Even though it is difficult for Babulal Suvasiya to fulfill the basic needs of his family, he shelters 30 cats in his shanty in Chembur’s Thakkar Bappa Colony
The Suvasiya family rescued two abandoned cats in 2015, and haven’t stopped sheltering cats ever since. Pic/Manjeet Thakur
A 200 sq. ft shanty in Mumbai’s Thakkar Bappa Colony is home to Babulal Suvasiya, his family, and not less than 30 cats and three dogs.
The Suvasiya family rescued two abandoned cats in 2015, and haven’t stopped sheltering cats ever since. Babulal, who is the only earning member in the family, owns a small retail store in Chembur. His wife is a homemaker and his four children are all studying. Even though it is tough for him to make ends meet, Babulal has ensured that these stray animals are fed and taken care of. “Those two cats were thrown out by my neighbours and my wife and I couldn’t see them suffer, so we adopted them,” Babulal revealed. The family now feeds and fosters around 30 cats in their 200 sq. ft shanty in Chembur.
Despite their modest accommodation, the Suvasiya family has adopted strays who were mistreated and injured. According to Babulal, there have been several instances where people have left their cats in front of his house, and they couldn’t help but adopt them. “People in the area know about my love for cats, hence they leave their cats at my house,” he added. When asked about adoption, he said, people show interest, but do not show up eventually.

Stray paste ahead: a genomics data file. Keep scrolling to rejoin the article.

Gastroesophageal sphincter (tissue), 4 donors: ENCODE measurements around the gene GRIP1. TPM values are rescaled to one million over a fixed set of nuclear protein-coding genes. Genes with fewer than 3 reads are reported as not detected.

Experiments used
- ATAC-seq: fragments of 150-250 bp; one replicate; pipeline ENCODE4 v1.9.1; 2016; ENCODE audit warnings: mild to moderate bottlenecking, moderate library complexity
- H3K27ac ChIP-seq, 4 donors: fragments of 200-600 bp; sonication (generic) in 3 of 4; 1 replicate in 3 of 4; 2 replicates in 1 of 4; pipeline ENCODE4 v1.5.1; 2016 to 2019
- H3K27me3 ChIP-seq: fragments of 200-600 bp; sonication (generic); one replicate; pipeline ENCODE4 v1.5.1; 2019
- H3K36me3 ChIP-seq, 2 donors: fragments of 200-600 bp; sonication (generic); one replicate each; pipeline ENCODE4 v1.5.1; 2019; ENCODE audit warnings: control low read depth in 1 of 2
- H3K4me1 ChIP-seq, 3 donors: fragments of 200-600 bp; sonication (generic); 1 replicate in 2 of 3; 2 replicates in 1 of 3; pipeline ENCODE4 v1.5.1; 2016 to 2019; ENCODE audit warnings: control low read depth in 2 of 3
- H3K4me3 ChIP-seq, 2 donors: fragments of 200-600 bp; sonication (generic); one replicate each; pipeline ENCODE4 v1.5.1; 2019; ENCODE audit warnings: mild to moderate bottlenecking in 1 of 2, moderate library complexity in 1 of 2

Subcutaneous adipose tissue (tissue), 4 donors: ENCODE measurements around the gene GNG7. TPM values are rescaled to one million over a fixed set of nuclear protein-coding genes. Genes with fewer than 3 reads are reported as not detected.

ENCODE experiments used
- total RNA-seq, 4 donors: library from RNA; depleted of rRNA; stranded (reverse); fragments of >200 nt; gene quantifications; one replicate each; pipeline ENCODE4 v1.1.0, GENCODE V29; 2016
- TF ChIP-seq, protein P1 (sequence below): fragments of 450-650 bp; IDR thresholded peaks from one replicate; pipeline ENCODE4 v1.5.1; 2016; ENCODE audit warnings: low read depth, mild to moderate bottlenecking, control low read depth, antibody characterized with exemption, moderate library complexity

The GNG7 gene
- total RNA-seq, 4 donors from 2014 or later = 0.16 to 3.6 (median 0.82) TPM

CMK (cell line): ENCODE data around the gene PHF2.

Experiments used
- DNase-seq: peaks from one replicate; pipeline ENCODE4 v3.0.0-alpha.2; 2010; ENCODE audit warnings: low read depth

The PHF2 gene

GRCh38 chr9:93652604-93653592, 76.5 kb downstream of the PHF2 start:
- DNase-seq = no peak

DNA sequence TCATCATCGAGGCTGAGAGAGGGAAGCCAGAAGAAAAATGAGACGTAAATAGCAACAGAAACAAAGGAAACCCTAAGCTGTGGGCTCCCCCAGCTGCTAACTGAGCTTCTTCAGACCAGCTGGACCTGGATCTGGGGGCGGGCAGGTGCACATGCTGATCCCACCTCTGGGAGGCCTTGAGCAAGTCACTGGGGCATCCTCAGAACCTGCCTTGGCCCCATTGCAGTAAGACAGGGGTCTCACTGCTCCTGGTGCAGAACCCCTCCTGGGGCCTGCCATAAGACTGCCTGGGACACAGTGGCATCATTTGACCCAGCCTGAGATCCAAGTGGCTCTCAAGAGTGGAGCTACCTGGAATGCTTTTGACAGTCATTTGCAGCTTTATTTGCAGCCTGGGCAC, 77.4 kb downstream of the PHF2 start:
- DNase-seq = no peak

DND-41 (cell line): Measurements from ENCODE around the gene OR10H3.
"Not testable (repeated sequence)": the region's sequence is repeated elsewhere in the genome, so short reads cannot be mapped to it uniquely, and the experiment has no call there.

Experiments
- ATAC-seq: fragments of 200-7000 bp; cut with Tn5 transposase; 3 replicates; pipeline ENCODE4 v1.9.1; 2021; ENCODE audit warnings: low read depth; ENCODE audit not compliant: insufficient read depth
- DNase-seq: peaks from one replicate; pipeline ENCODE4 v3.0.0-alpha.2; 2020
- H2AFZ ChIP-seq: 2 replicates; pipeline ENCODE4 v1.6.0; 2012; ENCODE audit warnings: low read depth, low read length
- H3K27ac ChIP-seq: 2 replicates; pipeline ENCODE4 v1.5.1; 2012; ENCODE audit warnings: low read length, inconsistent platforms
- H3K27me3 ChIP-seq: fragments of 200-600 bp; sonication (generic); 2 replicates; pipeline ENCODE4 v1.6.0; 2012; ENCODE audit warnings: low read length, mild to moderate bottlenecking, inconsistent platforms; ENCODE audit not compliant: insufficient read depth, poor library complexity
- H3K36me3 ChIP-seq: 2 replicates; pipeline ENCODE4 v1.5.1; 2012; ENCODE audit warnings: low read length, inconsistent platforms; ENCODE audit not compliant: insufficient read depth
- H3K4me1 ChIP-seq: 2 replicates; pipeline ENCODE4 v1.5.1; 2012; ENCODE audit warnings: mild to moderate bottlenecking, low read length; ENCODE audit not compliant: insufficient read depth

What is even more interesting is that the Suvasiya family has named all thirty cats. Suvasiya’s wife who addresses the cats as “bacha log” said, “How can we not name them, they are like our kids. They are named after their looks, skin colour or behaviour.”
During the Covid-19 lockdown, Babulal found it very difficult to foster all the cats. Despite the odds, the family did the best to make sure that they don’t go hungry and are well protected, he mentioned. “I used to walk for 4-5 kms to get chicken for my cats. They are all used to it and don’t eat anything else other than cat food and chicken and I like to pamper them,” Babulal added.
“We use our own money to feed and look after stray animals. We haven’t received any help yet. In fact, almost half of what I earn goes towards meeting these expenses. I have asked several friends to donate money to help stock up on food for these animals but there has been no help,” he claimed.
The family’s inhouse vet is Babulal’s daughter Ameesha. Ameesha is also a pet lover and takes care of all the medical needs of the cats in the house. “I love all of them. It is my duty to look after them and I think I do it with utmost care.” Babulal has ensured that the house is well-equipped with cat food and appropriate cat medication.
“I strongly believe that God wants me to care of these stray animals and that is how I am able to brave the odds and take care of them. Irrespective of my hurdles, I have ensured that they get meals on a daily basis,” Babulal shared.
Going forward, Babulal wants to start his own pet shelter house. “I will be grateful if people can come forward and donate for this noble cause. If I get enough money, I will start a shelter house for stray animals around the city neighbourhoods. That is my aim.”
Originally published at www.mid-day.com